Jefferson AirplaneCrown of Creation—Their fourth studio album found the most successful of the San Francisco bands dialing back the experimentation of their previous release. Some of their most poignant and well-crafted tunes turned up on this classic.

Related: When the Airplane sang from a NYC rooftop

The KinksThe Kinks Are the Village Green Preservation Society—The final release by the original quartet was the consummate portrait of a simpler English way of life that was fading into the history books.

John MayallBlues from Laurel Canyon—After introducing the world to Eric Clapton and Peter Green, the British blues patriarch put together a new band (which features another guitar discovery, Mick Taylor) and cut this collection heavily influenced by the Los Angeles lifestyle he’d soon embrace full-time.

Steve Miller BandChildren of the Future—Yet another new band to emerge from the ripe San Francisco scene, this blues-influenced team (which also featured Boz Scaggs) would have a long, lucrative life following this impressive debut.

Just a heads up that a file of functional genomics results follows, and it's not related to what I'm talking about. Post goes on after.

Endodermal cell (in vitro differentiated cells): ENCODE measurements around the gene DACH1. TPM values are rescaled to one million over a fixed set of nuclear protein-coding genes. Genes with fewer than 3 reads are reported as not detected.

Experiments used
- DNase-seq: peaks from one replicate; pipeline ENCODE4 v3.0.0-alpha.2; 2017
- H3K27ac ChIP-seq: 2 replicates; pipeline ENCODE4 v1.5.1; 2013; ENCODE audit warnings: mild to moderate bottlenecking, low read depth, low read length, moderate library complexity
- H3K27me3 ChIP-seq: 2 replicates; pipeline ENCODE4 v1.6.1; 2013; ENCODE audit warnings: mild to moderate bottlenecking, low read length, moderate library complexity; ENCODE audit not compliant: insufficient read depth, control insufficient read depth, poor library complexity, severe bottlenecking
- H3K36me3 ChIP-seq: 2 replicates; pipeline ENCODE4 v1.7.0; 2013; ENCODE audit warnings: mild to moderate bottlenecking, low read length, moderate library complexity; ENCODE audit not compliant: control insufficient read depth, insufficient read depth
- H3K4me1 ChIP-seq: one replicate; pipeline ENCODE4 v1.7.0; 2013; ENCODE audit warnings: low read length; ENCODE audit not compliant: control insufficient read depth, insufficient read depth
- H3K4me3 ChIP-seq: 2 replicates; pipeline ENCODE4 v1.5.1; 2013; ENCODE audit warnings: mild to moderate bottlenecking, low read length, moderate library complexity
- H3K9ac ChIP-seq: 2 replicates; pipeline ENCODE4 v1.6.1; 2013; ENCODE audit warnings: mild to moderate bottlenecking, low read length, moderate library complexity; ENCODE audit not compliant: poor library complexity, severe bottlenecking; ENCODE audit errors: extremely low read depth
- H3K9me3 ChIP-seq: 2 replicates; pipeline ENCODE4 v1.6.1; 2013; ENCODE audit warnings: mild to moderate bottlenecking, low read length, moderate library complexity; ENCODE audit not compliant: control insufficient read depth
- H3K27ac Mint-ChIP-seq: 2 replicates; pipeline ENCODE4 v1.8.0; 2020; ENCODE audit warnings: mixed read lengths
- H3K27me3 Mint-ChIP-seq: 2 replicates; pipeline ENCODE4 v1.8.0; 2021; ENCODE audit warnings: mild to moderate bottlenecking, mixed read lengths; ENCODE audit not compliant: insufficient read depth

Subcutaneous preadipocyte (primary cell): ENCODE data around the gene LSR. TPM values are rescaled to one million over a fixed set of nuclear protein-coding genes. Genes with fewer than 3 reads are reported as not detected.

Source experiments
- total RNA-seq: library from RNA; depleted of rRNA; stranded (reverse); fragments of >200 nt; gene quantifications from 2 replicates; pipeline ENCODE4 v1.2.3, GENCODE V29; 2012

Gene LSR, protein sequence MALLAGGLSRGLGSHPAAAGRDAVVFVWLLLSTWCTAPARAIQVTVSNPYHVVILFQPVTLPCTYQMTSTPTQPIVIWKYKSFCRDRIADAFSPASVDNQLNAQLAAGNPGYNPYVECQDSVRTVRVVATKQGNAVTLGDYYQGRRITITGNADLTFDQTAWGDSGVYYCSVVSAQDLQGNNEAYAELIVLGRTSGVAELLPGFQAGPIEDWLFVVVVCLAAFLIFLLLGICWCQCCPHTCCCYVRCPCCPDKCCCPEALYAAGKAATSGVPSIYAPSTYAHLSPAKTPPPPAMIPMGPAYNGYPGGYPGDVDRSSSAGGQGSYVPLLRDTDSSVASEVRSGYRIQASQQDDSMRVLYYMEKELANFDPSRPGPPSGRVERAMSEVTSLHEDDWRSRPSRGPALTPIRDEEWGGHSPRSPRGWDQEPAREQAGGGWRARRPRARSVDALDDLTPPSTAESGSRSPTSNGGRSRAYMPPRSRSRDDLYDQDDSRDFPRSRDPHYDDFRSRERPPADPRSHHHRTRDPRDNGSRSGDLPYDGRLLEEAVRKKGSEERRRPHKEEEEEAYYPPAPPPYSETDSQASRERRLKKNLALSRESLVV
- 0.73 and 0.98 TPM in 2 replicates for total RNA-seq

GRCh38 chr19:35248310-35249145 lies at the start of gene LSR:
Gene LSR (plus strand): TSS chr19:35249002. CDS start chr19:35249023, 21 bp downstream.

Joni MitchellSong to a Seagull—The debut by this young Canadian singer-songwriter marked the arrival of a major new voice. Producer David Crosby kept it minimal, allowing the songs to speak for themselves.

Listen to Joni Mitchell’s “Song to a Seagull”

The MonkeesHead—Their second album of the year (following The Birds, the Bees and the Monkees) was the soundtrack to one of the wildest, weirdest rock films ever. Some truly bizarre tracks are nestled amidst gems like “Circle Sky” and “The Porpoise Song.”

Van MorrisonAstral Weeks—After going through a contractual battle with his previous label, the Irish soul bard settled for a while in Boston and fashioned this nearly stream-of-consciousness poetic masterpiece. Few got it at the time, but now it’s considered a landmark recording. (More about Astral Weeks here.)